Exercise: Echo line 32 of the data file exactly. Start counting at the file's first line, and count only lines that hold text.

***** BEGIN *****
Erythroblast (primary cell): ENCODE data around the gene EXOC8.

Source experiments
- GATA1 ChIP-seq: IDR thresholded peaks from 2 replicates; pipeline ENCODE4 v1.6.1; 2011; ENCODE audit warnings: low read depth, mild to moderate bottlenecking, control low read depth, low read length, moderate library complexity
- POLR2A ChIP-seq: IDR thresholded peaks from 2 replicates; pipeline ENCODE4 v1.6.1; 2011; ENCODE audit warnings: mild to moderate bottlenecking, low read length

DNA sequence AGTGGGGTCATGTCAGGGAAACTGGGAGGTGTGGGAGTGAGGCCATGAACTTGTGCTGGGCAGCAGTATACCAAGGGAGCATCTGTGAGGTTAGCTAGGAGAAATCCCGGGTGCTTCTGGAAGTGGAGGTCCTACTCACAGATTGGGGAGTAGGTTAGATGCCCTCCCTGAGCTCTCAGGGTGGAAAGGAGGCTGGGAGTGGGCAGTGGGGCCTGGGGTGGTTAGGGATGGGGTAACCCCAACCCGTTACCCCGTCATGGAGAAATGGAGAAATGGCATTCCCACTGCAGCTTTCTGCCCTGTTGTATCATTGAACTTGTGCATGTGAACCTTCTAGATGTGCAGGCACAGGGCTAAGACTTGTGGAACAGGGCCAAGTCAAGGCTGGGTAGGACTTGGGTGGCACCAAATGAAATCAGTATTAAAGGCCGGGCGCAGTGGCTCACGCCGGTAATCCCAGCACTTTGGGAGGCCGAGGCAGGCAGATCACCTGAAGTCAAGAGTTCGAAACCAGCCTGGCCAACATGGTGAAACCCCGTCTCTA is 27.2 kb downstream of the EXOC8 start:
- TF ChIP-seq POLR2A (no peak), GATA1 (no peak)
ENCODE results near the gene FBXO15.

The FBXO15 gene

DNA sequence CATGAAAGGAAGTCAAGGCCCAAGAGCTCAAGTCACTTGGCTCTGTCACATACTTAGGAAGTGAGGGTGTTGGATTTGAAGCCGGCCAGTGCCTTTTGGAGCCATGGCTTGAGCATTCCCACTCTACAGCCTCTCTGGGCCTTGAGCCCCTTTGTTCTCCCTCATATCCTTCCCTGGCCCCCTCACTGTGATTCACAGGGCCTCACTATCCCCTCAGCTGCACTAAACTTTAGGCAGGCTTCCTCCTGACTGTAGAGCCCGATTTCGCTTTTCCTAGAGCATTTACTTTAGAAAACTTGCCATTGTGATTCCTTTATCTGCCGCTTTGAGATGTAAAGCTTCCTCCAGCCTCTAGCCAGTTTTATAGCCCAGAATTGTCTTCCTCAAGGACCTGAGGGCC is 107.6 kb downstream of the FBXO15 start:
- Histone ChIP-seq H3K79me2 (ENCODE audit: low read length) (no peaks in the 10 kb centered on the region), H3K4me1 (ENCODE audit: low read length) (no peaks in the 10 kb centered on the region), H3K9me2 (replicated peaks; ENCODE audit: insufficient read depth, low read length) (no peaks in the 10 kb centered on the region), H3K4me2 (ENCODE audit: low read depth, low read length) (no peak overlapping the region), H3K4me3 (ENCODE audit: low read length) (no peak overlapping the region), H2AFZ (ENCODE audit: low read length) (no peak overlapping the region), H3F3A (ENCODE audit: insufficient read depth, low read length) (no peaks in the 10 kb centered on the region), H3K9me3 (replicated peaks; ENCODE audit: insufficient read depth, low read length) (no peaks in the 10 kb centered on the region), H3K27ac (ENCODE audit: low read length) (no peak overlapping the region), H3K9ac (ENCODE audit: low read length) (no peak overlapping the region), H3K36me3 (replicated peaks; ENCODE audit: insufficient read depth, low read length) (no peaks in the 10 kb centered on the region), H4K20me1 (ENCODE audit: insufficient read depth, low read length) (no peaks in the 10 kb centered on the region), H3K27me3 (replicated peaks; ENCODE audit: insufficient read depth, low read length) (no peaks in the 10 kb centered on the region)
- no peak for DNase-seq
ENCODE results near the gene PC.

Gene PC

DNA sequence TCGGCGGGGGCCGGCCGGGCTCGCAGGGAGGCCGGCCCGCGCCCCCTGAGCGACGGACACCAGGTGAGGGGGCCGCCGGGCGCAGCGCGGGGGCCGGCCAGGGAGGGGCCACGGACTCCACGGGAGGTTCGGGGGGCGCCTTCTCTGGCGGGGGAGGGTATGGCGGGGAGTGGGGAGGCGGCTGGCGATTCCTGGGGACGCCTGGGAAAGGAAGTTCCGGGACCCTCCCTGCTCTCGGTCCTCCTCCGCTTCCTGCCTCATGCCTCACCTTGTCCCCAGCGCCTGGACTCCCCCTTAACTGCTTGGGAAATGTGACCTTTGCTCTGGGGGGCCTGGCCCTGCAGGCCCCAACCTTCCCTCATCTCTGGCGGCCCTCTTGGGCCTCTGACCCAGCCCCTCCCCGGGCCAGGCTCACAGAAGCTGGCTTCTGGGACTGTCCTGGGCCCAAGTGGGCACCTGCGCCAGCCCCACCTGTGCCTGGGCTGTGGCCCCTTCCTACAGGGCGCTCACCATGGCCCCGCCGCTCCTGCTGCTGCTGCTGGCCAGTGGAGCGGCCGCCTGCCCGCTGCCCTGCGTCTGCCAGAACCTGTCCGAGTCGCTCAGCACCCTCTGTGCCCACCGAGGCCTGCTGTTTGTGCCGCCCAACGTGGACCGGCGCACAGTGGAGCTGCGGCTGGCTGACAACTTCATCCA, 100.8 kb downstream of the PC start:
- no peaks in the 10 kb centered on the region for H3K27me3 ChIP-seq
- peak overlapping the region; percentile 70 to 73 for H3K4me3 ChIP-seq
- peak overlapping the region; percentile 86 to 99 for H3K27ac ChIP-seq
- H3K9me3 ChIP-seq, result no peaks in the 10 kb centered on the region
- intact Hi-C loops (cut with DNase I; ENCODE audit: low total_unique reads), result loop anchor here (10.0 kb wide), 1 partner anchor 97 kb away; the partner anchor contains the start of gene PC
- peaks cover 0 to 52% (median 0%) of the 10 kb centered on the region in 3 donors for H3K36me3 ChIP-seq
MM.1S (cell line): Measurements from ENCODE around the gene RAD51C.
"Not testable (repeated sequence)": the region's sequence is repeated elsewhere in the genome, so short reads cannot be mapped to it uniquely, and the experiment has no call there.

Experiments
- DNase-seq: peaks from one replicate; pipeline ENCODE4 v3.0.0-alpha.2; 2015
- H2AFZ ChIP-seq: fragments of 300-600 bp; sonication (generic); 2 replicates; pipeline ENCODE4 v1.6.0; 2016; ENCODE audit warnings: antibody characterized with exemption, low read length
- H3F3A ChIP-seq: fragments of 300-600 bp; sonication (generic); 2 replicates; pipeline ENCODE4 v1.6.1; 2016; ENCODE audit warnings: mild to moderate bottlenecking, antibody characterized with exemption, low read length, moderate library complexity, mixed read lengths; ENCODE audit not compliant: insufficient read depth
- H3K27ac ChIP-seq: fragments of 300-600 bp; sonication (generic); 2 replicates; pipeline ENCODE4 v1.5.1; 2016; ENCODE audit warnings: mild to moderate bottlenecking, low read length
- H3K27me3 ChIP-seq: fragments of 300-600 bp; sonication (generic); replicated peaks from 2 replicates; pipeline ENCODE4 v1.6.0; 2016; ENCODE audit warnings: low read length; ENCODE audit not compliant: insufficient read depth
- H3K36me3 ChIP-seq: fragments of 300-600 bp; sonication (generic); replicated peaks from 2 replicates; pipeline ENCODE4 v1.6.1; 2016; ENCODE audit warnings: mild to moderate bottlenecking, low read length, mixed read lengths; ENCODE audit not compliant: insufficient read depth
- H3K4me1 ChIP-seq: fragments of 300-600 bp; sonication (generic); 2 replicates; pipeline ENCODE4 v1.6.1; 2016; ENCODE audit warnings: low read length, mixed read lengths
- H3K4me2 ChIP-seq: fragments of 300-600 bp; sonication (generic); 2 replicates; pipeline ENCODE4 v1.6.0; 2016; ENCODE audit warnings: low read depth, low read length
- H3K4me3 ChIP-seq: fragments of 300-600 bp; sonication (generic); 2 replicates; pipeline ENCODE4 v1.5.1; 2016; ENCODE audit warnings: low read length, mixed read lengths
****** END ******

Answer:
- H3K4me3 ChIP-seq: fragments of 300-600 bp; sonication (generic); 2 replicates; pipeline ENCODE4 v1.5.1; 2016; ENCODE audit warnings: low read length, mixed read lengths